A cataract is a clouding or opaque area over the lens of the eye– an area that is normally transparent. As this thickening occurs, it prevents light rays from passing through the lens and focusing on the retina. This clouding is caused when some of the protein which makes up the lens begins to clump together and interferes with vision.
In its early stages, a cataract may not cause any problems. The cloudiness may affect only a small part of the lens. However, over time, the cataract may grow larger and affect more of the lens, making it harder to see. As less light reaches the retina, it becomes increasingly more difficult to see. While cataracts cannot spread from one eye to another, many people develop cataracts in both eyes.
According to the National Eye Institute, part of the National Institutes of Health, cataract types are subdivided accordingly:
- Age-related cataracts. The majority of cataracts are related to aging.
- Congenital cataracts. Some babies are born with cataracts or develop them in childhood, often in both eyes. Some congenital cataracts do not affect vision, but others do and need to be removed.
- Secondary cataracts. Secondary cataracts develop primarily as a result of another disease occurrence in the body (for instance, diabetes). Secondary cataract development has also been linked to steroid use.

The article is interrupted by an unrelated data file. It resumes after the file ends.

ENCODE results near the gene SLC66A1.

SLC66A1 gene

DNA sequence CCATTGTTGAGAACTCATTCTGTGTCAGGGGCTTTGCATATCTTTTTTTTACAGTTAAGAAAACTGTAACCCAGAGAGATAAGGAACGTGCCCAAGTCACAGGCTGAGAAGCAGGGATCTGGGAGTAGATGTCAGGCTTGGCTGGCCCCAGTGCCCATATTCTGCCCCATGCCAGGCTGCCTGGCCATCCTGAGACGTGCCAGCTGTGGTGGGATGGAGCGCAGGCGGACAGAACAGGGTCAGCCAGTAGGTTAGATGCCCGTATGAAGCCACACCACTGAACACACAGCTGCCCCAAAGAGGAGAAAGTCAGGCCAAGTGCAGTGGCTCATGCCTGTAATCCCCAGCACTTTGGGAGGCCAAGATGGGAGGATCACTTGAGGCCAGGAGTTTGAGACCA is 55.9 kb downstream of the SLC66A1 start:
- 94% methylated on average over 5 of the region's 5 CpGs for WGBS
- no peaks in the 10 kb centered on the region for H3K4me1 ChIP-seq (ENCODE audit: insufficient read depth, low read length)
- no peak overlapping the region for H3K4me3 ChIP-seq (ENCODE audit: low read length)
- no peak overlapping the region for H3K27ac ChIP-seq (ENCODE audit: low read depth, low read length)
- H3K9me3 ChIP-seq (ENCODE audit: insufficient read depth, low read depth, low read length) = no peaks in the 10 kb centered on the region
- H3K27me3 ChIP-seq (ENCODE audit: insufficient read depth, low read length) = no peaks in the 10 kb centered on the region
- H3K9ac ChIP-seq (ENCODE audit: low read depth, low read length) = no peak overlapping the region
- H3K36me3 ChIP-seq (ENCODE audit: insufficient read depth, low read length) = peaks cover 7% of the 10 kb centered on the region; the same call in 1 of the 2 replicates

- Traumatic cataracts. Eye(s) that have sustained an injury may develop a traumatic cataract either immediately following the incident, or several years later.
- Medication Induced Cataracts. The following medications can contribute to the formation of cataracts. There are likely to be other possible causes, so ask your doctor about your symptoms.
Other sources, including the American Academy of Ophthalmology, describe the different types of cataracts according to the cataract location on the eye lens, including:
- Nuclear cataract. This is the most common type of cataract, and the most common type associated with aging. Nuclear cataracts develop in the center of the lens and can induce myopia, or nearsightedness
- Cortical cataract. This type of cataract initially develops as wedge-shaped spokes in the cortex of the lens, with the spokes extending from the outside of the lens to the center. When these spokes reach the center of the lens, they interfere with the transmission of light and cause glare and loss of contrast. This type of cataract is frequently developed in persons with diabetes, and while it usually develops slowly, it may impair both distance and near vision so significantly that surgery is often suggested at an early stage.
- Subcapsular cataract. A subcapsular cataract usually starts as a small opacity under the capsule, at the back of the lens. This type of cataract develops slowly and significant symptoms may not occur until the cataract is well-developed. A subcapsular cataract is often found in persons with diabetes, myopia, retinitis pigmentosa, and in those taking steroids.